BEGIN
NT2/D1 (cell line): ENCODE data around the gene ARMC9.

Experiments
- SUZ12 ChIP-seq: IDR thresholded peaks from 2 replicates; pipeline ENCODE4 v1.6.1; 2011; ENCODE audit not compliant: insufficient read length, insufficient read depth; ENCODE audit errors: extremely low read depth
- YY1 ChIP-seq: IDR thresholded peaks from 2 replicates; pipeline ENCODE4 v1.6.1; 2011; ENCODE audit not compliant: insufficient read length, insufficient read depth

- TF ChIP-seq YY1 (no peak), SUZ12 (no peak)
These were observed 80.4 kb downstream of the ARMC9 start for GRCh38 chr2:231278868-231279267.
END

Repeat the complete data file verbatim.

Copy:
NT2/D1 (cell line): ENCODE data around the gene ARMC9.

Experiments
- SUZ12 ChIP-seq: IDR thresholded peaks from 2 replicates; pipeline ENCODE4 v1.6.1; 2011; ENCODE audit not compliant: insufficient read length, insufficient read depth; ENCODE audit errors: extremely low read depth
- YY1 ChIP-seq: IDR thresholded peaks from 2 replicates; pipeline ENCODE4 v1.6.1; 2011; ENCODE audit not compliant: insufficient read length, insufficient read depth

- TF ChIP-seq YY1 (no peak), SUZ12 (no peak)
These were observed 80.4 kb downstream of the ARMC9 start for GRCh38 chr2:231278868-231279267.